Impacts of land-use changes on the soils of the Nguruman area, Kajiado district.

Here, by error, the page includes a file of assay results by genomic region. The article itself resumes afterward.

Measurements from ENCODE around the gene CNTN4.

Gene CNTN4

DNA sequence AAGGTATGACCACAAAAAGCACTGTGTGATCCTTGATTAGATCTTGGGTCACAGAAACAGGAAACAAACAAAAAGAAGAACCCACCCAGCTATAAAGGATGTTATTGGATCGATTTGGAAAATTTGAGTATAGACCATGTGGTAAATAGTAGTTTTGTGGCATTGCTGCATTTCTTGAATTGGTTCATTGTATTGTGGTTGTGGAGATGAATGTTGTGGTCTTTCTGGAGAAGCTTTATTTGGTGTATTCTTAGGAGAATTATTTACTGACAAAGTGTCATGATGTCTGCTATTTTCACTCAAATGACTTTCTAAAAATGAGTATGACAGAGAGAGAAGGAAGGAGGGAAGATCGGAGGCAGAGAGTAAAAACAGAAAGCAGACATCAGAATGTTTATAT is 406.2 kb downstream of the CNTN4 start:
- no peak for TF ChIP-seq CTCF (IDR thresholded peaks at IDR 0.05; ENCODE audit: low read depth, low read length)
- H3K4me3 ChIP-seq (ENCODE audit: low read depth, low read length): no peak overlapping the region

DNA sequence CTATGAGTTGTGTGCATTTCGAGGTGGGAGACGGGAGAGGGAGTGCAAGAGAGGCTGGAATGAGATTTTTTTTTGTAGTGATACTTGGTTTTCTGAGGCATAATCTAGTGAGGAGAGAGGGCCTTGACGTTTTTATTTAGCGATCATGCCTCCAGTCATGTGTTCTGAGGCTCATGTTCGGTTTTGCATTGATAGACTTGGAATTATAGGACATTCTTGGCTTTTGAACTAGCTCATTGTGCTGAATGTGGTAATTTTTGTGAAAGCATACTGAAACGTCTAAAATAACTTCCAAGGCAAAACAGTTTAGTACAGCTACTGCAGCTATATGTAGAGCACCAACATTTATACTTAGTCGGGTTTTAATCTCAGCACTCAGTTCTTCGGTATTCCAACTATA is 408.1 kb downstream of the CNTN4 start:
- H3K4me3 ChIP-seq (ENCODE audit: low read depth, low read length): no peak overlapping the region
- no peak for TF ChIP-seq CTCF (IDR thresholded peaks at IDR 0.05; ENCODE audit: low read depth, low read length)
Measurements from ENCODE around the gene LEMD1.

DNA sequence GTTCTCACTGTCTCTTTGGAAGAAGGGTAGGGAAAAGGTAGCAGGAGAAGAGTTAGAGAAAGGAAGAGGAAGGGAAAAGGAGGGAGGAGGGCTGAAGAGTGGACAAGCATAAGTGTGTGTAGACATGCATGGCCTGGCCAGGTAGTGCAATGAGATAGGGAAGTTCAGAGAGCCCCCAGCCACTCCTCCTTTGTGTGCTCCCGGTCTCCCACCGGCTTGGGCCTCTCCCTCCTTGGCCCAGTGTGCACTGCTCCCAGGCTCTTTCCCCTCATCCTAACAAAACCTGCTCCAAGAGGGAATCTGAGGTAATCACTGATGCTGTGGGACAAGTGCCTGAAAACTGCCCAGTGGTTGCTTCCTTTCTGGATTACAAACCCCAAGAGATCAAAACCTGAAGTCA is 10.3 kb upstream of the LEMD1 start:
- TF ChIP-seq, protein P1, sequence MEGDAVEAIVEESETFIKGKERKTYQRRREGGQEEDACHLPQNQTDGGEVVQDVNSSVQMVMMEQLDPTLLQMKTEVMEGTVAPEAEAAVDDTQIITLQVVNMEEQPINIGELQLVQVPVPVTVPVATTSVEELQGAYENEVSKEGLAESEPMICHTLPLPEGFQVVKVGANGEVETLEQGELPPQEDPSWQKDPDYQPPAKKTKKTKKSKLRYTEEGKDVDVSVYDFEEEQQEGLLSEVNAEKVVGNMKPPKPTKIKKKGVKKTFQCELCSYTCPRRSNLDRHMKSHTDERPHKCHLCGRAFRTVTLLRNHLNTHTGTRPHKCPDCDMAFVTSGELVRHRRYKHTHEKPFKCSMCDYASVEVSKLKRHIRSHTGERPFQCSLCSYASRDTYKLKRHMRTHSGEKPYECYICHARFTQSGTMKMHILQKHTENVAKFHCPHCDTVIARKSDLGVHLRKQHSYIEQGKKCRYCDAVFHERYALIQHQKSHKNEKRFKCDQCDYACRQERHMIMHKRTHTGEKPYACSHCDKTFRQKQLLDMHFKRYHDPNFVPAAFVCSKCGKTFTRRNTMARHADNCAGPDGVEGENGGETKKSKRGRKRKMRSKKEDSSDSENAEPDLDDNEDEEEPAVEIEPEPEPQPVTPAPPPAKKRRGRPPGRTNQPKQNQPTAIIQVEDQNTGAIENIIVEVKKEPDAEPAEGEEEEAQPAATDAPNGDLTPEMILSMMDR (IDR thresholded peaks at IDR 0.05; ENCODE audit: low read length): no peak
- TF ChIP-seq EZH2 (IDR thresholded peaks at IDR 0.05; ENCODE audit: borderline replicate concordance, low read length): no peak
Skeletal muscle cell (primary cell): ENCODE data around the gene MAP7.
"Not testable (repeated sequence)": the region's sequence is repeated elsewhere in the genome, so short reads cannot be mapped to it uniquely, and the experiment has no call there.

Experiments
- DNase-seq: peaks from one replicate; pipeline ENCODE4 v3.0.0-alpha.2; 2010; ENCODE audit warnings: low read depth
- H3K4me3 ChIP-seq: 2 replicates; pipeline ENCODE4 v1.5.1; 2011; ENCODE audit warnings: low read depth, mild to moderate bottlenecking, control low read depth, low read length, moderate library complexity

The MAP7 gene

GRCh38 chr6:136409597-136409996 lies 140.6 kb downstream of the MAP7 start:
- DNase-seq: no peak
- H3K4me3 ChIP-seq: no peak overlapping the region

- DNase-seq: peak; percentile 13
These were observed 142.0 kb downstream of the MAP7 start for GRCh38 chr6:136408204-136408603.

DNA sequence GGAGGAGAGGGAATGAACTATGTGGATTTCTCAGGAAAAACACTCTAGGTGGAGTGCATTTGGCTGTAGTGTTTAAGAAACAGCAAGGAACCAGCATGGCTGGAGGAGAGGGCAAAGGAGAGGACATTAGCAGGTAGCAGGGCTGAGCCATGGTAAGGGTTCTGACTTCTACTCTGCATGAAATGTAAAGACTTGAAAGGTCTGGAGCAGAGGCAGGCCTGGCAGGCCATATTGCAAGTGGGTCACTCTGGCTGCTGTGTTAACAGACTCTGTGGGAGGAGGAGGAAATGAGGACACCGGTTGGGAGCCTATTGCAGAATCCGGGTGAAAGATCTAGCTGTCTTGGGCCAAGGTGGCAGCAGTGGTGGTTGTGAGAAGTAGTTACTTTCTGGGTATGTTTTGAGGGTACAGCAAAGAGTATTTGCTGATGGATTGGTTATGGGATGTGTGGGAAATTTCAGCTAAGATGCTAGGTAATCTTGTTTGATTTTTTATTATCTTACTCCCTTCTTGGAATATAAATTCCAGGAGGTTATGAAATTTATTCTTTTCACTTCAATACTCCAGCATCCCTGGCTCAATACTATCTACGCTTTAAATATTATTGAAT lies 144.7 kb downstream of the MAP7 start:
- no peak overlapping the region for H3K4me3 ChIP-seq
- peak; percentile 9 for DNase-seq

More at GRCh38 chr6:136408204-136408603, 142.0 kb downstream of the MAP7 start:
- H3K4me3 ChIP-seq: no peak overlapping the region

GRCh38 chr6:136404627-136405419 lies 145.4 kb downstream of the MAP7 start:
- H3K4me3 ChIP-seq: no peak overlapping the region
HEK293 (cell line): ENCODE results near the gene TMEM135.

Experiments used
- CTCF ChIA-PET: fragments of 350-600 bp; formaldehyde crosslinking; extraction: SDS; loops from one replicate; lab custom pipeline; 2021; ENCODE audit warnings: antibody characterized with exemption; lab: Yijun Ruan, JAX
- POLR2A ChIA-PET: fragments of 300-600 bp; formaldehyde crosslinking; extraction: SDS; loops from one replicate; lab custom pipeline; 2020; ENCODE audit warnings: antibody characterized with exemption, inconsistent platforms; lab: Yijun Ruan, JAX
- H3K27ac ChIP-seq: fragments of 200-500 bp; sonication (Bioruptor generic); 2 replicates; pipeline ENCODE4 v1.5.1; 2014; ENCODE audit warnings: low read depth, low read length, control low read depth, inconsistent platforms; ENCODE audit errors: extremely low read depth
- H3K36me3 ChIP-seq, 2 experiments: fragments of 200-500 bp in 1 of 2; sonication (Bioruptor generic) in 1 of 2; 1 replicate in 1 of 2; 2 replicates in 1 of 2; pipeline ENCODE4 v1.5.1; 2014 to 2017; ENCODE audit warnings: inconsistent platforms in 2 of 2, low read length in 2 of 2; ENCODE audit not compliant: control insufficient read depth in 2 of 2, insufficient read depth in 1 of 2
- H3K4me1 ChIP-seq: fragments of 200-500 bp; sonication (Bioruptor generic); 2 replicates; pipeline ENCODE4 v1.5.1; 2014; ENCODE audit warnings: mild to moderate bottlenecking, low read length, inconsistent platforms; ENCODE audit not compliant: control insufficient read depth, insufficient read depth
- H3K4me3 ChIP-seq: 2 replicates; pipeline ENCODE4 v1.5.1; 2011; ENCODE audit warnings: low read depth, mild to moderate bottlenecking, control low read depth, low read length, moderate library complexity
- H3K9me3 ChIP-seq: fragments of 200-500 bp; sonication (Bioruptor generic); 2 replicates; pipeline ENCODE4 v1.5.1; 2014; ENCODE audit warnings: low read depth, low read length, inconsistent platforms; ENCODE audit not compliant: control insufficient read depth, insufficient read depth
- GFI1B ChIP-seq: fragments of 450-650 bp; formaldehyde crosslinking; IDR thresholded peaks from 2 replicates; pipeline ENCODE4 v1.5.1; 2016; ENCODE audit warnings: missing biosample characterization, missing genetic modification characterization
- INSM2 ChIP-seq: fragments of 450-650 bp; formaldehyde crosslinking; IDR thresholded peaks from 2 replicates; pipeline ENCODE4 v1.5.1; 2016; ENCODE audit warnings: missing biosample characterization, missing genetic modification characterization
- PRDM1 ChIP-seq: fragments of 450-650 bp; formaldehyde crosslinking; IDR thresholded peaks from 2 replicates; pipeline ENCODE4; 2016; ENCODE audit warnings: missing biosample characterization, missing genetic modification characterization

This paper considers the impact on soils physical (texture and structure) and chemical (pH, electrical conductivity and exchangeable sodium percentage) characteristics of changes in land use following clearing of vegetation for cultivation under both rain fed and irrigated conditions in the Nguruman area of Kajiado District, Rift Valley Province, Kenya. The results show that the accumulation of salts was directly related to the physiographic position of the soils and their texture. Lower values of both physical properties were observed in the upper part of the piedmont plains where soil texture was coarse and the moist consistencies were friable. In the lower part of the plains, high electrical conductivity and exchangeable sodium percentage were measured in the medium textured soils, which do not allow for free leaching of excess salts vertically or laterally. This results in deposition of salts dissolved in the irrigation water as the water passes from the higher locations into the lower concave-shaped locations limiting overland flow of salts. Most of the water is therefore lost via evaporation leaving behind dissolved salts. It is suggested that reclamation is required before the land be used for agriculture.